During the course of 2019 to 2021, SAMA issued a number of regulations and policies, in a concerted effort to promote the establishment of an innovation-based financial technology ecosystem as well as to address growing consumer needs. In this briefing, we provide an overview of the KSA banking and payments landscape, and also summarize the key features of these new regulations.
With the aim of diversifying the financial sector and accelerating development in fintech, SAMA launched Fintech Saudi in April 2018. Major initiatives including the Fintech Saudi Tour 19, Fintech Access Guide, Fintech Saudi Podcast, Fintech Accelerator Programme, and Fintech Internship were launched under Fintech Saudi.
The initiative envisages KSA as a fintech hub in the coming years. It has also listed activities that do not require licenses, including business tools, personal management, regulation technology, gamification, back-office bank operations, reward-based crowdfunding, enhancing bank’s customer experience, and aggregation of publicly available financial information.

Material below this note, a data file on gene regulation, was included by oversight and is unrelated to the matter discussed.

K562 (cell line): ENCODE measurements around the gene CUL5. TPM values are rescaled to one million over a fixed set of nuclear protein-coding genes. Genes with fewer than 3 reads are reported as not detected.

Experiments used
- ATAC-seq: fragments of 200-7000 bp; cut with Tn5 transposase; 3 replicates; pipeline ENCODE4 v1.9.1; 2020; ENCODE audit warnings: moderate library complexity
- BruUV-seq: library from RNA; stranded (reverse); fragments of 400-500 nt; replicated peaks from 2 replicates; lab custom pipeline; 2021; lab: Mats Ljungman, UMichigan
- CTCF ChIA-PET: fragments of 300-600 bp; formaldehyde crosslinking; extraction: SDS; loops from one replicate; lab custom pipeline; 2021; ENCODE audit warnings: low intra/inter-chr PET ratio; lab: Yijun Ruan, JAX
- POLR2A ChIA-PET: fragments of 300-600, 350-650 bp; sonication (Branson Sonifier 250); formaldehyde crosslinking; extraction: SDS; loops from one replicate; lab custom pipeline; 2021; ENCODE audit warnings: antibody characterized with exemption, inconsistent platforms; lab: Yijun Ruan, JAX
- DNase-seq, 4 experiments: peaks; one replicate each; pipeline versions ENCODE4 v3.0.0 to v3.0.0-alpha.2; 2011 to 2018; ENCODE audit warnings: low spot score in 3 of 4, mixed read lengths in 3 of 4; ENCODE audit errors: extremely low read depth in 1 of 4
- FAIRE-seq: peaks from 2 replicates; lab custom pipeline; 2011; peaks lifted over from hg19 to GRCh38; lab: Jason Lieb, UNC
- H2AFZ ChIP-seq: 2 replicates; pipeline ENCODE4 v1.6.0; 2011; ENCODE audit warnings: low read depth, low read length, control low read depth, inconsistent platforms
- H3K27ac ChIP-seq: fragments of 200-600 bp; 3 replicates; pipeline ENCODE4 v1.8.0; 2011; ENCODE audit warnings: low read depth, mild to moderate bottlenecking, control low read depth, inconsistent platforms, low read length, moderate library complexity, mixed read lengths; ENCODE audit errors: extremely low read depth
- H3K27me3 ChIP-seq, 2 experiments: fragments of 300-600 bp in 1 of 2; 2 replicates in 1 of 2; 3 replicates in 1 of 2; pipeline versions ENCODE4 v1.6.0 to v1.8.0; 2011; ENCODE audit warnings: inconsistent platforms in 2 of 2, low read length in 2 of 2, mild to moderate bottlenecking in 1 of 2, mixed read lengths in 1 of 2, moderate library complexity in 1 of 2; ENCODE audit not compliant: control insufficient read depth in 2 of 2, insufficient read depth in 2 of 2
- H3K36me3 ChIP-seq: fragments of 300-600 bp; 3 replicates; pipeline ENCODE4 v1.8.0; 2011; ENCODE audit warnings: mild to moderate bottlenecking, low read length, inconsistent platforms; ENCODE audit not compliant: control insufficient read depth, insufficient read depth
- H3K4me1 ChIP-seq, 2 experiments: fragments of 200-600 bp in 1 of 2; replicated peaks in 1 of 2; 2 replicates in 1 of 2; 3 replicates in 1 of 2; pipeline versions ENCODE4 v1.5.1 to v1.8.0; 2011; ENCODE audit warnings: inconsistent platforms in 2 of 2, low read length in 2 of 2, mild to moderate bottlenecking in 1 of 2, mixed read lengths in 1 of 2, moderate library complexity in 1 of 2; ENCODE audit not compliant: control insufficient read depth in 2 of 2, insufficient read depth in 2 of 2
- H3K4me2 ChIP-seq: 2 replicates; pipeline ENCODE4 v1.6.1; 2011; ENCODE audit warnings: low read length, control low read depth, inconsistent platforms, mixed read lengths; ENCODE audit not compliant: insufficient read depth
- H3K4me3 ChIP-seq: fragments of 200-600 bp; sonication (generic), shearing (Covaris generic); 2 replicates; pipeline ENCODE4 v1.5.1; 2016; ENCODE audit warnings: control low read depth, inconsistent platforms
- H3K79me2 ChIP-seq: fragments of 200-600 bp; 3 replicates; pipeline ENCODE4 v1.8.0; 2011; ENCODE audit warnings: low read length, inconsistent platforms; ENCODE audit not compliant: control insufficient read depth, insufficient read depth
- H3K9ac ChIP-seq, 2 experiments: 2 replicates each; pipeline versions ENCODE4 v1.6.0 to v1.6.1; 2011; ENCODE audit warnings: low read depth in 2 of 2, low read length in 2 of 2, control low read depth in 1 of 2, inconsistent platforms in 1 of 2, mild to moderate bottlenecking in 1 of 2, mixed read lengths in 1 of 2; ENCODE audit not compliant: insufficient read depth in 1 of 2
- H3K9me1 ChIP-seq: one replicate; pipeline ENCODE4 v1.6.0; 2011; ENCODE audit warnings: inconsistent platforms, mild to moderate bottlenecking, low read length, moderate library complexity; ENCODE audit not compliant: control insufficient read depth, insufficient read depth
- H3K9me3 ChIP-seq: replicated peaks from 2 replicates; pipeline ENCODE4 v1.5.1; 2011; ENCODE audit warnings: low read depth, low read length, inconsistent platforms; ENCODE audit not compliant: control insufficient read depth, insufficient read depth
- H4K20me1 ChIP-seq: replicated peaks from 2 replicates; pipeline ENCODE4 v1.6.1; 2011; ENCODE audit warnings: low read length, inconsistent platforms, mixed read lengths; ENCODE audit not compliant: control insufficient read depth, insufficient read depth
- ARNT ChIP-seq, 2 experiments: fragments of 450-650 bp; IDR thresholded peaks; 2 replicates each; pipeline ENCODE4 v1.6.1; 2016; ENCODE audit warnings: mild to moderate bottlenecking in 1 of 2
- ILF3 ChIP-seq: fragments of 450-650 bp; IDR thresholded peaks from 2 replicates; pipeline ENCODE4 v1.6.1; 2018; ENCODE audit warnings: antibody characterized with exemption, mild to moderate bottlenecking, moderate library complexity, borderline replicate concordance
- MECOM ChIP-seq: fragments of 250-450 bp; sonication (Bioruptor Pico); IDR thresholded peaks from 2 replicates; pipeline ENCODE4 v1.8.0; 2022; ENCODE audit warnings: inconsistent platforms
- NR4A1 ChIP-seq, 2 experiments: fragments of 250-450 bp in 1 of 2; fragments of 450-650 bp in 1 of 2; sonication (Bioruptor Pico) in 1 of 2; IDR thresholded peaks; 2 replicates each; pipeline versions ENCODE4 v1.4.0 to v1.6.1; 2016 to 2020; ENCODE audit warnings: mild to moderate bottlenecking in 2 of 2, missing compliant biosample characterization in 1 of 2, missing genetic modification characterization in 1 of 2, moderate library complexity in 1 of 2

16 Fintech companies have received licenses to provide payment services, consumer micro-finance and digital insurance brokerage in the recent past. Halalah (now known as Hala) and Bayan Payments were amongst the first digital wallet companies that obtained SAMA’s license under the experimental permit initiative. SAMA has also signed an agreement with Ripple, in order to aid Saudi banks settle transactions using blockchain. Furthermore, the second edition of Fintech Saudi’s Annual Report stated that the number of fintech start-ups in the Kingdom had tripled, from 20 to 60 in the year 2019-2020, exhibiting the increasing rate of development in the sector.